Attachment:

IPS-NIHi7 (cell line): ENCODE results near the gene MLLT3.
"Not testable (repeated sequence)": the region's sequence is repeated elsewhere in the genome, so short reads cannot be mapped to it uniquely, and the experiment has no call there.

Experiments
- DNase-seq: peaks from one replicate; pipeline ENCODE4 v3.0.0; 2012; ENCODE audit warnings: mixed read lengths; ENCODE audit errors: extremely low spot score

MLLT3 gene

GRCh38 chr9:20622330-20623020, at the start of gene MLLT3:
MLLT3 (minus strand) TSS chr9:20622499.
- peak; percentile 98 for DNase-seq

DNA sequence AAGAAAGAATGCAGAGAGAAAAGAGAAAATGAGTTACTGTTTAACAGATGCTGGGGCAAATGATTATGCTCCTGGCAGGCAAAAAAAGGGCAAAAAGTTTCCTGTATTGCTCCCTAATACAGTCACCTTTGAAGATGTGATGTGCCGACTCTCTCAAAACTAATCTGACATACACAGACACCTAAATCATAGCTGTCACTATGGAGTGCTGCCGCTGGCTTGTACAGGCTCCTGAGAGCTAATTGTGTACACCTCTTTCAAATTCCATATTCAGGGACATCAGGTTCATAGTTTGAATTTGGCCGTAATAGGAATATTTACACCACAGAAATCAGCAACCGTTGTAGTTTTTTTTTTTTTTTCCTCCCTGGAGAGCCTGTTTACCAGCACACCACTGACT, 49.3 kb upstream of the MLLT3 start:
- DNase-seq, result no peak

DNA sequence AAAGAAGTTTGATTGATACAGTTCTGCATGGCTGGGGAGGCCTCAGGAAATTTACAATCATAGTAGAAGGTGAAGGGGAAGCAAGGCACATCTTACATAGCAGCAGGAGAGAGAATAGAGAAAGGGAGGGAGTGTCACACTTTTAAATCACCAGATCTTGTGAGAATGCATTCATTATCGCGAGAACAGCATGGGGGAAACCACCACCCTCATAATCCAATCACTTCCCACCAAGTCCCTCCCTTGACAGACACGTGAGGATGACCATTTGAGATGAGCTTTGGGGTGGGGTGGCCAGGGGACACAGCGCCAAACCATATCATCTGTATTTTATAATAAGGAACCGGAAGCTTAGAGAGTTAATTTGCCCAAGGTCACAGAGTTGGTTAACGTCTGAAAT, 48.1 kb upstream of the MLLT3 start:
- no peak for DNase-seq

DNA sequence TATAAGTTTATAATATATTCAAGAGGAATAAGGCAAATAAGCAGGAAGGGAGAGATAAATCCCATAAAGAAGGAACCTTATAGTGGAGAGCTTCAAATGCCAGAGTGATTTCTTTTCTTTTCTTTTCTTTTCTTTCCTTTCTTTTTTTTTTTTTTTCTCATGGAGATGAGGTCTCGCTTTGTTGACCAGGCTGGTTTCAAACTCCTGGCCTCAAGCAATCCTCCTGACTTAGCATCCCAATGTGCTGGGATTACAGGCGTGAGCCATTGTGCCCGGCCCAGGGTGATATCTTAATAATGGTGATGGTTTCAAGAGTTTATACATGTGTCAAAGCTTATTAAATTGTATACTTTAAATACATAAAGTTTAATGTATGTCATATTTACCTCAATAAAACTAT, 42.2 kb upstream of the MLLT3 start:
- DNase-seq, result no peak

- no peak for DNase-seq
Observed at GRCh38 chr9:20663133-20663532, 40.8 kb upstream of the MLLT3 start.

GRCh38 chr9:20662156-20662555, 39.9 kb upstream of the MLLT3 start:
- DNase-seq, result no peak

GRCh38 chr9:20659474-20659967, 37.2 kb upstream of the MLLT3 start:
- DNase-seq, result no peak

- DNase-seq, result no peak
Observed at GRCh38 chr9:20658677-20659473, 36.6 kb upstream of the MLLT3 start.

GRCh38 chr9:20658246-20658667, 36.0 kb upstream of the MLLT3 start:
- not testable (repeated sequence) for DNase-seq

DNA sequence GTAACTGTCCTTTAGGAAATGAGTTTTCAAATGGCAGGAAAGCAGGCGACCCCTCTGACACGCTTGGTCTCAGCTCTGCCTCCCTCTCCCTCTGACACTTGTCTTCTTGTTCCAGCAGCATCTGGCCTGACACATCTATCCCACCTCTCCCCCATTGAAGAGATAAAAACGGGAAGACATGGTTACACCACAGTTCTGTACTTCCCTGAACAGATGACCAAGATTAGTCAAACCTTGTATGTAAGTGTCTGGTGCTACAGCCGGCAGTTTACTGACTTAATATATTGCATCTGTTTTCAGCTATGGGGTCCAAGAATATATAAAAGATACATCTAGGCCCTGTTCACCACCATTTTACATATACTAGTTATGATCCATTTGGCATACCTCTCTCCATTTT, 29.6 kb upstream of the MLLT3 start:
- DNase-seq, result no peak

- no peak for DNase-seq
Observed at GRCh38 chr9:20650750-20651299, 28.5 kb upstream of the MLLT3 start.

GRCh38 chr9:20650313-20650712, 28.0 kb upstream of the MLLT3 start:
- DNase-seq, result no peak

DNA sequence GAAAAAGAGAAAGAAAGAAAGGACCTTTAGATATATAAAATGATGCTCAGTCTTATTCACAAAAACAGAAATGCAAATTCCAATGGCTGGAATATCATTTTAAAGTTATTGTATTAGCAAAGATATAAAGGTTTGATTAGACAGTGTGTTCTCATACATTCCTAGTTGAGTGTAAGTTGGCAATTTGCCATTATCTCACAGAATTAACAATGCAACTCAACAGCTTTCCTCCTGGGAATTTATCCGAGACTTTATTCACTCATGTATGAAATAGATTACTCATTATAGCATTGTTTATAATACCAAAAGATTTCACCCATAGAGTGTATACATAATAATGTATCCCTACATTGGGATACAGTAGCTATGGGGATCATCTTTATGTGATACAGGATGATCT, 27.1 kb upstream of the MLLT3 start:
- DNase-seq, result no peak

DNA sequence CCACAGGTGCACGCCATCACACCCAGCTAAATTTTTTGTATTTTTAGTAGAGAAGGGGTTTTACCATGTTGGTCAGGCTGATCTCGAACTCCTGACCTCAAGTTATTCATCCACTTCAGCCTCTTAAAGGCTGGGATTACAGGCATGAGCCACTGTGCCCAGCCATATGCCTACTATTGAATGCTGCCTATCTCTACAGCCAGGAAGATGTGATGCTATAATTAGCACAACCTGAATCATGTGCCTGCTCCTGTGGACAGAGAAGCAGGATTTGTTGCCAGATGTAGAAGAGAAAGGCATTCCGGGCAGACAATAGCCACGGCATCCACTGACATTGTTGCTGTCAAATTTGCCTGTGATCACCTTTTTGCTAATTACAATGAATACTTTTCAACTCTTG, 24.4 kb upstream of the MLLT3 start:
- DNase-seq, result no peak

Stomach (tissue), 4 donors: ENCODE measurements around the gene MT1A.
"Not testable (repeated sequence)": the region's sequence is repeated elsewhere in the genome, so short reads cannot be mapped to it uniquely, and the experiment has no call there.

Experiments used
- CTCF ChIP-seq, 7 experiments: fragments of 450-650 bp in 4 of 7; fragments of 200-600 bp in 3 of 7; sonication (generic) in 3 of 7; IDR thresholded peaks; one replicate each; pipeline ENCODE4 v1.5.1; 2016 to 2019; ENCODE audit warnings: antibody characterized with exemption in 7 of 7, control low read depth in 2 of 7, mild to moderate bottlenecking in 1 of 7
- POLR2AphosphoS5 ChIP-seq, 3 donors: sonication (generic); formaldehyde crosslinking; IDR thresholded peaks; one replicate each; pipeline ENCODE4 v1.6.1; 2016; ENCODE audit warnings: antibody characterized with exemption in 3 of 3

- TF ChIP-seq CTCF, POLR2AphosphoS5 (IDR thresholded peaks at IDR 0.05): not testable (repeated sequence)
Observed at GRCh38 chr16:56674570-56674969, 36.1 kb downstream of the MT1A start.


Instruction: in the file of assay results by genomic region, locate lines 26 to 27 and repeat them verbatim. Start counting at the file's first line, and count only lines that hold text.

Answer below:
- DNase-seq, result no peak

- no peak for DNase-seq